Let’s file this under great moments in corporate apologies. Faced with a deeply embarrassing explosion of their fracking well near Bobtown, Pennsylvania that couldn’t be explained away as their usual operational flatulence, and that accidentally incinerated a worker, Chevron opted to go all out. Of course, living near a fracking rig in Pennsylvania — the state that Governor Corbett has promised will become “the Texas of natural gas” — isn’t a picnic under the best of circumstances; scores of neighbors have complained about polluted drinking water or foul odors or ailing pets and livestock, of headaches and nausea and skin rashes. But Chevron figured the perfect solution for all those maladies in addition to the deeply embarrassing explosion would be to deliver to every Bobtown household a coupon for one large pizza and one 2-liter drink! … Along with an apology letter, of sorts:
“Dear Neighbor, We are sorry to have missed you. We wanted to provide you with a status update on the February 11 incident that occurred on Chevron Appalachia’s Lancoe 7 H well pads in Dunkard Township and see if you had any questions or concerns that we could address.
Chevron recognizes the effect this has had on the community. We value being a responsible member of the community and will continue to strive to achieve incident-free operations. We are committed to taking action to safeguard our neighbors, our employees, our contractors and the environment.”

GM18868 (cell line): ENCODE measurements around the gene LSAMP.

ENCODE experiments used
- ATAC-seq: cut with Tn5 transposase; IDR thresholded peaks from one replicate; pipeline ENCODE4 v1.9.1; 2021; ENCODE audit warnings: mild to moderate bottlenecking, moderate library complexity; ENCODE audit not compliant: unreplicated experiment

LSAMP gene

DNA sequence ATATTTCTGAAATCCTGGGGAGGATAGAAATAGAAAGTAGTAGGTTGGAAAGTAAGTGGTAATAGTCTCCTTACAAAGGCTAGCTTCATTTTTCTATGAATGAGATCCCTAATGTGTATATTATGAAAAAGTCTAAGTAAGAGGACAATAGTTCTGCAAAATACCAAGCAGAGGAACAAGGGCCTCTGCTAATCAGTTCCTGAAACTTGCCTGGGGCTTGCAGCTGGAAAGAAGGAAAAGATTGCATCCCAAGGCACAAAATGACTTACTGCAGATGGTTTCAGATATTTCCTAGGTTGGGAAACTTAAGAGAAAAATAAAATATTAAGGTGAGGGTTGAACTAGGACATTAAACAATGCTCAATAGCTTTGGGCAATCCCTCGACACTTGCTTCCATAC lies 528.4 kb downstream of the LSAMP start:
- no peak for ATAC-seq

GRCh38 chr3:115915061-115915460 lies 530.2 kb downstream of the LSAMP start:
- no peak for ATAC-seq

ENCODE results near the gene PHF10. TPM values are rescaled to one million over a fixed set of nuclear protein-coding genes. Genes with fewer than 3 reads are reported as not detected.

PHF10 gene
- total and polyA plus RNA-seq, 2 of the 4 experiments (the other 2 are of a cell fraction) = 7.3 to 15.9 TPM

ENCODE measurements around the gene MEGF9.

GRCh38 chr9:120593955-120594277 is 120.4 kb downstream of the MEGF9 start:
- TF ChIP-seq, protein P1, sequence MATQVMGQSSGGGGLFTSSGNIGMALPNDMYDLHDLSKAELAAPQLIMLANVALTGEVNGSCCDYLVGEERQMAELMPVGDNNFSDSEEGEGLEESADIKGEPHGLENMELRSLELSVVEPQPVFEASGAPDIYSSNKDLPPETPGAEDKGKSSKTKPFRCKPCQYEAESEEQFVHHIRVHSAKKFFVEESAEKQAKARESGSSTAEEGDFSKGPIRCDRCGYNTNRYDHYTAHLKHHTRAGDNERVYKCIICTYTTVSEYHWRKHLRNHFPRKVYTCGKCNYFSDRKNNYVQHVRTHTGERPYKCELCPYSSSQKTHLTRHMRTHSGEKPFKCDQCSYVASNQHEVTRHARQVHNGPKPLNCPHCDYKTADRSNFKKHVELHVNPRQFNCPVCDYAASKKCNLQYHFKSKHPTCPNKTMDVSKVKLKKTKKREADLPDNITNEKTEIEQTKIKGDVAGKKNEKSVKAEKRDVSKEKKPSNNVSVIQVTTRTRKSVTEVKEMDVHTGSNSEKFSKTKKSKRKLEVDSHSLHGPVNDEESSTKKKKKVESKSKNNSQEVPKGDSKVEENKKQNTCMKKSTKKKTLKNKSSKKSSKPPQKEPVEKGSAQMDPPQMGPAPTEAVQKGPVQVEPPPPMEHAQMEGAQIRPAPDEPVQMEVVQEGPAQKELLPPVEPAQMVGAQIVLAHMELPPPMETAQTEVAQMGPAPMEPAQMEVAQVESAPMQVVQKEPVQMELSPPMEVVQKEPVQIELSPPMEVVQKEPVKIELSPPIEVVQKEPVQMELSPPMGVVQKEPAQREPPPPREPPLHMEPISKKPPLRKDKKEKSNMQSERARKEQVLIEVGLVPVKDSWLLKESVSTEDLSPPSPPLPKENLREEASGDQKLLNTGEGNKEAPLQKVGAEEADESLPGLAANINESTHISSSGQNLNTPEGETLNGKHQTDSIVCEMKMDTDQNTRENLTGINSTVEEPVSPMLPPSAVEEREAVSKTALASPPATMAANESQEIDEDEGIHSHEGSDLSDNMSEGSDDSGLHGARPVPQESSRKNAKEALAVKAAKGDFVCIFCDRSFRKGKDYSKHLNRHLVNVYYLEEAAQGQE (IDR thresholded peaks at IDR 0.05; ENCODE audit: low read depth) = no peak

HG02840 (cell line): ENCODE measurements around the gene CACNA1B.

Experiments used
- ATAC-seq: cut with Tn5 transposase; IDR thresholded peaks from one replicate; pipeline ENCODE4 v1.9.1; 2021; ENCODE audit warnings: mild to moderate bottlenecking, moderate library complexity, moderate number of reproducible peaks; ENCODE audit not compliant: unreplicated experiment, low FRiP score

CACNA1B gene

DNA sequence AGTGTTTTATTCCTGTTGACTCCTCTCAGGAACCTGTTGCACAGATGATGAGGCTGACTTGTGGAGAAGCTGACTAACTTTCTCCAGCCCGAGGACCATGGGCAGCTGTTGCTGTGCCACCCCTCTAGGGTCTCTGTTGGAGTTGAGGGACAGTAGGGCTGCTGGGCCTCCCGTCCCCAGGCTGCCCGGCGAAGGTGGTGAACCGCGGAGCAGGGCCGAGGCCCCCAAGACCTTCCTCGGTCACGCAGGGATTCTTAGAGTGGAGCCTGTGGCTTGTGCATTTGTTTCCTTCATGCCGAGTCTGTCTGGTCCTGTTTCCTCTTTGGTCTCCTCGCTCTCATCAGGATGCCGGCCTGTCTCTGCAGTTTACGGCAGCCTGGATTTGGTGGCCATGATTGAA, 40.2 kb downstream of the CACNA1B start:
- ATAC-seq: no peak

No mention of the worker who was killed in the explosion, nor of another worker who still remains missing, nor the effects on the environment that blowing up a natural gas well in a spectacular fireball might have on nearby residents. That would be a downer and not nearly as cheerful as the pizza and 2 liter Coke Bobtown residents received merely for breathing near Chevron’s natural gas BOOM.
But at least Chevron did better on the PR front than the satirically named Freedom Industries. After poisoning the water supply of nearly half a million people, those wild and crazy folks over at Freedom Industries delivered onto the unsuspecting public one cranky CEO named Gary Southern. Rather than displaying sympathy for the blight of some 300,000 residents in West Virginia who could no longer use their water supply for anything except possibly flame retardant (and given what we’ve seen of fracking, maybe not even that) , our intrepid CEO decided to whine vociferously about his own exhaustion after un-explaining for the 10,000th time that day why his company poisoned the water supply for nearly half a million people. All the while, he drank water from a bottle purchased from an area safely removed from Charleston, West Virginia where said poisoning took place. (Epic Fail! As the cool kids like to say.)
Perhaps there’s a silver lining in all this. Such incidents can become a training ground for Public Relation wanna-bes, or as I like to refer to them, corporate flacks. With a little imagination we could cook up one of those grand lists that news sites like to churn out in place of real news … top ten things not to say when you’ve poisoned water for nearly half a million people. Five best gifts to placate the families of dead workers you’ve incinerated in your natural gas fireball! And so on. After all, if this type of thing continues, and I see no reason why it wouldn’t, we just might have an industry devoted almost entirely to softening the blow of our mortal stupidity. Right now, it goes by the unassuming acronym, ‘PR.’
Jared Diamond, author of Collapse, has a phrase for when things continue to go wrong: “creeping normalcy,” giving a nice academic patina to Al Gore’s example of a boiling frog. What Diamond is getting at, of course, is an acceptance of things “getting just a little bit worse each year than the year before but not bad enough for anyone to notice…” Like a frog set in water brought to a slow boil.